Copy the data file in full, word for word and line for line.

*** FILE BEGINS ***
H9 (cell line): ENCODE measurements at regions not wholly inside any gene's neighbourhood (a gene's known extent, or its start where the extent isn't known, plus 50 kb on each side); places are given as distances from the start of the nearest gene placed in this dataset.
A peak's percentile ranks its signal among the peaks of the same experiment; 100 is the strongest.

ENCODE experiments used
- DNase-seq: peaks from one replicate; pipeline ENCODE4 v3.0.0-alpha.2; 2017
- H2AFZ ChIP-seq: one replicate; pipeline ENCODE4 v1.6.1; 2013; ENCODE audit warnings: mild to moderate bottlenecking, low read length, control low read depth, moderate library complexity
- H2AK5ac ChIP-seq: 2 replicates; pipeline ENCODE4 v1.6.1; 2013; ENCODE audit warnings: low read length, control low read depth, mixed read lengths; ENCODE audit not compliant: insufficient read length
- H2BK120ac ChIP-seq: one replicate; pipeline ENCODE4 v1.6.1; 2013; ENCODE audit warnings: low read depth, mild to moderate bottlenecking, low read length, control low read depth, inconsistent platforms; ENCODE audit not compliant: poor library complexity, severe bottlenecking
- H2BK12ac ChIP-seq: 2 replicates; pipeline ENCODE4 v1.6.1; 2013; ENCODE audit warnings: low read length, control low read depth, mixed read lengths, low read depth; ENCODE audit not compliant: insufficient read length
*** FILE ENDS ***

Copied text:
H9 (cell line): ENCODE measurements at regions not wholly inside any gene's neighbourhood (a gene's known extent, or its start where the extent isn't known, plus 50 kb on each side); places are given as distances from the start of the nearest gene placed in this dataset.
A peak's percentile ranks its signal among the peaks of the same experiment; 100 is the strongest.

ENCODE experiments used
- DNase-seq: peaks from one replicate; pipeline ENCODE4 v3.0.0-alpha.2; 2017
- H2AFZ ChIP-seq: one replicate; pipeline ENCODE4 v1.6.1; 2013; ENCODE audit warnings: mild to moderate bottlenecking, low read length, control low read depth, moderate library complexity
- H2AK5ac ChIP-seq: 2 replicates; pipeline ENCODE4 v1.6.1; 2013; ENCODE audit warnings: low read length, control low read depth, mixed read lengths; ENCODE audit not compliant: insufficient read length
- H2BK120ac ChIP-seq: one replicate; pipeline ENCODE4 v1.6.1; 2013; ENCODE audit warnings: low read depth, mild to moderate bottlenecking, low read length, control low read depth, inconsistent platforms; ENCODE audit not compliant: poor library complexity, severe bottlenecking
- H2BK12ac ChIP-seq: 2 replicates; pipeline ENCODE4 v1.6.1; 2013; ENCODE audit warnings: low read length, control low read depth, mixed read lengths, low read depth; ENCODE audit not compliant: insufficient read length